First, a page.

Chris in South Korea note: my lady and I went here in mid-November, one of the last weekends where fall was in the air. Things got busy as the holidays approached, and I’m just now getting around to blog posts that got pushed back! Hope you enjoy, and aren’t thrown by the seasonal shift.
You might call this ‘the Gangnam style of temples’. Located on the north side of Sobaeksan (Sobaek mountain), this temple squeezes dozens of buildings into a narrow valley. You’ll find a single path up the mountain as you approach the main building, with a few side paths quickly leading you back uphill. Yes, it’s all uphill – your calves may not like you much, but it’s worth it.
Rewind to 1945, where “Grand Patriarch” Sangwol-Wongak looked to revitalize Buddhism following decades of Japanese occupation and years of a World War. Despite the original temple being burned down during the Korean War, the reconstruction started in 1966 and continues even today.
Virtually every building is multi-story, and while few looked to be open, they were gorgeous. Guin-sa is a baby compared to most other temples – and most buildings sport cement.
Keep walking up the hill…
Guin-sa (Guin temple, or literally ‘Salvation Benevolence Temple’) is the headquarters of a small but growing Buddhist sect called Cheontae. They follow the precepts of Jijang Daesa, a Chinese monk and his view of the Lotus Sutra. Try these on for size:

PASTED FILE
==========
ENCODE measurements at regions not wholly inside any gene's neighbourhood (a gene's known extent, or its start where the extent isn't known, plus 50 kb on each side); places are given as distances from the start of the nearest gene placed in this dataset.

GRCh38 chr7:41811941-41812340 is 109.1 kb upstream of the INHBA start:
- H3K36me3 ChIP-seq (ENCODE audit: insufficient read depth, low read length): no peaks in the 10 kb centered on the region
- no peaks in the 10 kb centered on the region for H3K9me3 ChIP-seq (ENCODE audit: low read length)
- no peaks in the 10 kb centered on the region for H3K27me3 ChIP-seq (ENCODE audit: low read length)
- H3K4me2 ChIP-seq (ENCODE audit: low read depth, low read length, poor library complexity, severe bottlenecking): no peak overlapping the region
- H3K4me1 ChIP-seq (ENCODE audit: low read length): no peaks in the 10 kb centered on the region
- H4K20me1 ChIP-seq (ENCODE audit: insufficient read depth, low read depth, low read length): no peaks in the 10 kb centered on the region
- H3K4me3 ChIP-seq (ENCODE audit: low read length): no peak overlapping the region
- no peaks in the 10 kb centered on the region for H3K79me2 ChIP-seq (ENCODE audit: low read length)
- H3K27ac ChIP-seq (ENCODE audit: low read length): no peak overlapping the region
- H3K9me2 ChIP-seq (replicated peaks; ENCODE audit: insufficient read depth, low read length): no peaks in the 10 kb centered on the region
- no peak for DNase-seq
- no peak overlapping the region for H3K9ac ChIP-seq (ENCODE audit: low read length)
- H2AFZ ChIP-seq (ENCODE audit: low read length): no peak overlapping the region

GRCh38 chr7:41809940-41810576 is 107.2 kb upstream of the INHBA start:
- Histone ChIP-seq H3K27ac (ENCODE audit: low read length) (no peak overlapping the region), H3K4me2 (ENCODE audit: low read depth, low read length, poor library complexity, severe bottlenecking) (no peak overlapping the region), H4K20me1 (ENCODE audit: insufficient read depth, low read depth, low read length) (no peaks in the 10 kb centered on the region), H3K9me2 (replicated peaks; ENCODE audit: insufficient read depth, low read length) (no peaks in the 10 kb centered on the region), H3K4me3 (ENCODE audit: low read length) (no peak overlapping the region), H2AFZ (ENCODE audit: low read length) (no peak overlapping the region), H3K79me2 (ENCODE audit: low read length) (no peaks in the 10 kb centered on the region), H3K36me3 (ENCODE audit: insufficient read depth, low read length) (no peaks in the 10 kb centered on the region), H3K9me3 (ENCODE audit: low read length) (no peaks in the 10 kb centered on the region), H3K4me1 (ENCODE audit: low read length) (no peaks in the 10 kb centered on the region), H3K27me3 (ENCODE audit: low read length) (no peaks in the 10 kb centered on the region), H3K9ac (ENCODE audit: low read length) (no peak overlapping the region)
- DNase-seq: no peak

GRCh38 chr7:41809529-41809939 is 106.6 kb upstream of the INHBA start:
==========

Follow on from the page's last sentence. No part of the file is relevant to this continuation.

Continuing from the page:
- All things are empty and without essential reality.
- All things have a provisional reality.
- All things are both absolutely unreal and provisionally real at once.
Sensory experiences, according to the sect, are expressions of Dharma (Buddhist law), so the key to enlightenment can be found within. If things look a little ostentatious or outlandish, that’s why.
Once you’re near the top, enter the main building, Deabeopdang Hall – and the first Buddhist building I’ve seen with an elevator:
The photo exhibition on the first floor – the area feels more like an extremely refined conference hall with a Buddhist tint. Once you’ve taken in the good-to-excellent photos, jump on the elevator and head up. Most of the temple is empty, including the main hall:
Complete with all the sound equipment you might expect at a conference hall, this room can hold literally thousands.
What, there’s more? Yep – head out a side exit and follow the stairs on the left.
This is more colorful in reality, but the overcast sky and rain prevented those from shining through.
The final, highest building – wait, what? That’s not Buddha…
As Buddhist temples go, it’s newer, more colorful, fairly remote, and entirely uphill. It’s completely photogenic in most any season of the year.
Ratings (out of 5 taeguks – How do I rate destinations?):
Ease to arrive:
Worth the visit:
Name: Guinsa (구인사)
Address: Chungcheongbuk-do Danyang-gun Yeongchun-myeong Baekja-ri 132-1
Korean address: 충청북도 단양군 영춘면 백자리 132-1
Directions: Buses go straight to Guinsa from Dong Seoul Bus Terminal (Gangbyeon station, line 2, exit 4) about once an hour. If you’re elsewhere in Korea, head to Danyang, where a bus leaves every hour to the temple.
Hours: Open 24 hours